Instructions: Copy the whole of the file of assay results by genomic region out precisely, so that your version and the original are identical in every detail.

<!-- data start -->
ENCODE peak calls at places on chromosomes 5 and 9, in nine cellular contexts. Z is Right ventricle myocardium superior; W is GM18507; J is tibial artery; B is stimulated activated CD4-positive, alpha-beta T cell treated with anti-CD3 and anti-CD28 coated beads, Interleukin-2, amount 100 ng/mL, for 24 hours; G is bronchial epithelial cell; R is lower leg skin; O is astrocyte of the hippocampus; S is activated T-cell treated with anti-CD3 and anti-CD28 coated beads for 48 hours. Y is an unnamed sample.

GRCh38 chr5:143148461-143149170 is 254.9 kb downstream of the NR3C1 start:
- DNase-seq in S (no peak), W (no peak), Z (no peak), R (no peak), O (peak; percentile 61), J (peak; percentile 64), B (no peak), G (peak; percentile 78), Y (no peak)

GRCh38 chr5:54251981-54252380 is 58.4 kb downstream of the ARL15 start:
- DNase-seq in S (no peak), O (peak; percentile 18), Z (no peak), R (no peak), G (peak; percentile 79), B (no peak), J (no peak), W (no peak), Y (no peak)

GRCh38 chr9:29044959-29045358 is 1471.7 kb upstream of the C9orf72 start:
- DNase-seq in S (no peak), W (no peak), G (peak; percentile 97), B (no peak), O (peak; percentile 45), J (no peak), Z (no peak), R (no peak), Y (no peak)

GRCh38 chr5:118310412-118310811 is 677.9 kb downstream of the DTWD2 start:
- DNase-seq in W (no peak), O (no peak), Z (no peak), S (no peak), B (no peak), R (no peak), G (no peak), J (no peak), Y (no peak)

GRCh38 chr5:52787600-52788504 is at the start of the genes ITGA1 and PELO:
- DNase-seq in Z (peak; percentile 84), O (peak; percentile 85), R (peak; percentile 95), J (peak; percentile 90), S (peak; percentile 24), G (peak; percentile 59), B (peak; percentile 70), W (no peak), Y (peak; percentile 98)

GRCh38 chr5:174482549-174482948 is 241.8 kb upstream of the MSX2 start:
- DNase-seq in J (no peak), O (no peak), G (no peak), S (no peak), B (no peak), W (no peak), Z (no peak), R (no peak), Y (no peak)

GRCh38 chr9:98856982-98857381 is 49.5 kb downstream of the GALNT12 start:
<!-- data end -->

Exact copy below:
ENCODE peak calls at places on chromosomes 5 and 9, in nine cellular contexts. Z is Right ventricle myocardium superior; W is GM18507; J is tibial artery; B is stimulated activated CD4-positive, alpha-beta T cell treated with anti-CD3 and anti-CD28 coated beads, Interleukin-2, amount 100 ng/mL, for 24 hours; G is bronchial epithelial cell; R is lower leg skin; O is astrocyte of the hippocampus; S is activated T-cell treated with anti-CD3 and anti-CD28 coated beads for 48 hours. Y is an unnamed sample.

GRCh38 chr5:143148461-143149170 is 254.9 kb downstream of the NR3C1 start:
- DNase-seq in S (no peak), W (no peak), Z (no peak), R (no peak), O (peak; percentile 61), J (peak; percentile 64), B (no peak), G (peak; percentile 78), Y (no peak)

GRCh38 chr5:54251981-54252380 is 58.4 kb downstream of the ARL15 start:
- DNase-seq in S (no peak), O (peak; percentile 18), Z (no peak), R (no peak), G (peak; percentile 79), B (no peak), J (no peak), W (no peak), Y (no peak)

GRCh38 chr9:29044959-29045358 is 1471.7 kb upstream of the C9orf72 start:
- DNase-seq in S (no peak), W (no peak), G (peak; percentile 97), B (no peak), O (peak; percentile 45), J (no peak), Z (no peak), R (no peak), Y (no peak)

GRCh38 chr5:118310412-118310811 is 677.9 kb downstream of the DTWD2 start:
- DNase-seq in W (no peak), O (no peak), Z (no peak), S (no peak), B (no peak), R (no peak), G (no peak), J (no peak), Y (no peak)

GRCh38 chr5:52787600-52788504 is at the start of the genes ITGA1 and PELO:
- DNase-seq in Z (peak; percentile 84), O (peak; percentile 85), R (peak; percentile 95), J (peak; percentile 90), S (peak; percentile 24), G (peak; percentile 59), B (peak; percentile 70), W (no peak), Y (peak; percentile 98)

GRCh38 chr5:174482549-174482948 is 241.8 kb upstream of the MSX2 start:
- DNase-seq in J (no peak), O (no peak), G (no peak), S (no peak), B (no peak), W (no peak), Z (no peak), R (no peak), Y (no peak)

GRCh38 chr9:98856982-98857381 is 49.5 kb downstream of the GALNT12 start: